Some activists may also file lawsuits or take other legal action to try to force change at the company.

Activist investors can be seen as a force for positive change, pushing companies to improve performance and increase value for shareholders. However, some critics argue that activist investors are primarily interested in short-term gains and may not be considering the long-term health of the company.

In recent years, there has been a growing trend of activist investors focusing on ESG issues, such as climate change and social inequality.

This has led to an increase in the number of companies adopting sustainable practices and policies. Activist investors are also focusing on matters like diversity and inclusion in the board of directors.

Overall, shareholder activism is a way for investors to use their voting power to influence the actions and policies of a company, with the goal of increasing the company’s value and performance.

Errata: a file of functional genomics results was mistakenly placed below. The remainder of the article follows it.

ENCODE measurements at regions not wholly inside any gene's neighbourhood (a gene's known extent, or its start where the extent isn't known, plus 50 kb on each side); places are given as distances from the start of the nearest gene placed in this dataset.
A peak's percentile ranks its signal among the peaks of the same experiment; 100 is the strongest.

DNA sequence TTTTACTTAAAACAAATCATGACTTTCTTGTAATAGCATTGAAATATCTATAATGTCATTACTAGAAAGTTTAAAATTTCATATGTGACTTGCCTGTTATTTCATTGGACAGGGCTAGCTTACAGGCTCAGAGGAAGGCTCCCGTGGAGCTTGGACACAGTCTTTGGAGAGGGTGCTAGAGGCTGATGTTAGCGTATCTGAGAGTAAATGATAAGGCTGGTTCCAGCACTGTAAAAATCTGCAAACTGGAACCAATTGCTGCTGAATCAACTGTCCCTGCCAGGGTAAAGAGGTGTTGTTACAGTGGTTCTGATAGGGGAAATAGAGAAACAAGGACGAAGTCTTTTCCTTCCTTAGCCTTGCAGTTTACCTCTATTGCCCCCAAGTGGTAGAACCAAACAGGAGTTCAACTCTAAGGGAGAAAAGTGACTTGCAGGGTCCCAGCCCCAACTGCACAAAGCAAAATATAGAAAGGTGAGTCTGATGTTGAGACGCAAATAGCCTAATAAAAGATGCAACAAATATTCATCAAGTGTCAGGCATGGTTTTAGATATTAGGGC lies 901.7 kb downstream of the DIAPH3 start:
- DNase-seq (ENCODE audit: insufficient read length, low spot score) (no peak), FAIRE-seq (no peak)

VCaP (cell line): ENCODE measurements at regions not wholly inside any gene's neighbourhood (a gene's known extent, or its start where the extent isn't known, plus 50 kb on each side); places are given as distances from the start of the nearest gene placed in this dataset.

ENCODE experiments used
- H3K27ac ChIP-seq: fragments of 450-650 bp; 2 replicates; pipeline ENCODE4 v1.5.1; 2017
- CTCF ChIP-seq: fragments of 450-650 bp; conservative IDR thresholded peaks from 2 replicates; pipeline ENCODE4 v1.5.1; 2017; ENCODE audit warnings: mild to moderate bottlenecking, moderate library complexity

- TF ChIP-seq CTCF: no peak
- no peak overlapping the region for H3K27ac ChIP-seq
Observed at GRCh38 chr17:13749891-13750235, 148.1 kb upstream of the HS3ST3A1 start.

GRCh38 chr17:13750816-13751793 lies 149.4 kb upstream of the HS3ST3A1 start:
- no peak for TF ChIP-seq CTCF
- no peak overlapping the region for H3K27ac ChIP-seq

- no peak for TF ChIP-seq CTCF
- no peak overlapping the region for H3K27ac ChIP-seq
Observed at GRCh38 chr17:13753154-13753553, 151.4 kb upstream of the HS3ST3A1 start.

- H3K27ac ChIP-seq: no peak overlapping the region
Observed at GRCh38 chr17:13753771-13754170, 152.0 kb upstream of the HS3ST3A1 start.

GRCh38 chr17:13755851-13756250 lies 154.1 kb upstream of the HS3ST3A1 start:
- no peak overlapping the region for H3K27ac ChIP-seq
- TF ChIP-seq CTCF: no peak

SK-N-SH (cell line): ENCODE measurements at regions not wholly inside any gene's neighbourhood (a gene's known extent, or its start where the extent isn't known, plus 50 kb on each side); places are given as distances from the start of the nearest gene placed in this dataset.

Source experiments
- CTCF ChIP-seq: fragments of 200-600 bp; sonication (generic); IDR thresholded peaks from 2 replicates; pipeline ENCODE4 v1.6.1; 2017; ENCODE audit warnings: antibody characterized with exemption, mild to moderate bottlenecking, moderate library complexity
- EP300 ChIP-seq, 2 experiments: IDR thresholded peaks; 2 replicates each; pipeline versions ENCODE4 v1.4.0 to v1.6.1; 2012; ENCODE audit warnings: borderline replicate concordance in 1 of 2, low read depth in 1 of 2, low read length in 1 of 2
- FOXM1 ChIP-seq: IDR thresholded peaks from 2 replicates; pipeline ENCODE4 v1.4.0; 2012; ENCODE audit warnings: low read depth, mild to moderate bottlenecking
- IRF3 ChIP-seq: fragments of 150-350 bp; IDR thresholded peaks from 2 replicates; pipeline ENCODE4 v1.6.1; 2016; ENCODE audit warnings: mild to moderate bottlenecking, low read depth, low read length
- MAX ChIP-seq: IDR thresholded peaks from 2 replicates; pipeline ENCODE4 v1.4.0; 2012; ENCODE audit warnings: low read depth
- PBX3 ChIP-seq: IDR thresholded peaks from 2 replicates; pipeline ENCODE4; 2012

The approach and impact of activism varies, so it’s hard to lump everything into a box, as some investors may be focused on short-term gains, while others may be focusing on long-term sustainable growth.

 

Use of Shareholder Activism

Shareholder activism is the practice of shareholders using their ownership rights to influence the behavior and direction of a company.

The purpose of shareholder activism is to enhance the value of the company for all shareholders by influencing management decisions and corporate governance practices.

Activist shareholders may engage in activities such as proposing and voting on corporate resolutions, calling for board of director elections, and pushing for changes in company strategy or operations.